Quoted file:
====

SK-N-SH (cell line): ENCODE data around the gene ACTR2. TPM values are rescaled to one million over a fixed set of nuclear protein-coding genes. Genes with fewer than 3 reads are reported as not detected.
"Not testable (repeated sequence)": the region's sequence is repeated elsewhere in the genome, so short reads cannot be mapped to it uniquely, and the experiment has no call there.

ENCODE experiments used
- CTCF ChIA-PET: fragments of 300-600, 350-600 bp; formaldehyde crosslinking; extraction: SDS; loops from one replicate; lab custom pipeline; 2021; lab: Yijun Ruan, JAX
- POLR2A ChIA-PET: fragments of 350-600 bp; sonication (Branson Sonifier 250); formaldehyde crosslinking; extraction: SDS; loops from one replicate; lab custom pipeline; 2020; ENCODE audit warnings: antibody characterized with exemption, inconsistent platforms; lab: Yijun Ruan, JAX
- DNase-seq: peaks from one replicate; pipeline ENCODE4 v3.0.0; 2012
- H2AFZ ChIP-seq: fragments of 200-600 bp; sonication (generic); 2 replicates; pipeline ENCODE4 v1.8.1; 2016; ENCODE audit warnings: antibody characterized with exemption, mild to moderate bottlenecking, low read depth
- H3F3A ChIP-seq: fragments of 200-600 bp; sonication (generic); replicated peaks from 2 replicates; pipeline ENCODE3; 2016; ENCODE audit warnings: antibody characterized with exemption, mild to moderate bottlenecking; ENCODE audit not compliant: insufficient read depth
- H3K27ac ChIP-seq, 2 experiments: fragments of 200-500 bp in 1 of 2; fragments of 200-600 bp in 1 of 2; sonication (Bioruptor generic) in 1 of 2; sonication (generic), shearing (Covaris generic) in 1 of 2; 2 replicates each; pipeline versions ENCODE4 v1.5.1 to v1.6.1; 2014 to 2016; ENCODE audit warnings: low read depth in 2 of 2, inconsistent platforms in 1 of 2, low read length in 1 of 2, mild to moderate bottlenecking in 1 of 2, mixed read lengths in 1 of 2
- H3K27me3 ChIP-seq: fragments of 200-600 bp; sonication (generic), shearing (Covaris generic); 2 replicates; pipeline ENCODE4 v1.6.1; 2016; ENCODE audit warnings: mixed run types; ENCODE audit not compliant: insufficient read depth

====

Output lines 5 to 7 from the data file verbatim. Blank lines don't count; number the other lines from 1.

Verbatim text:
- POLR2A ChIA-PET: fragments of 350-600 bp; sonication (Branson Sonifier 250); formaldehyde crosslinking; extraction: SDS; loops from one replicate; lab custom pipeline; 2020; ENCODE audit warnings: antibody characterized with exemption, inconsistent platforms; lab: Yijun Ruan, JAX
- DNase-seq: peaks from one replicate; pipeline ENCODE4 v3.0.0; 2012
- H2AFZ ChIP-seq: fragments of 200-600 bp; sonication (generic); 2 replicates; pipeline ENCODE4 v1.8.1; 2016; ENCODE audit warnings: antibody characterized with exemption, mild to moderate bottlenecking, low read depth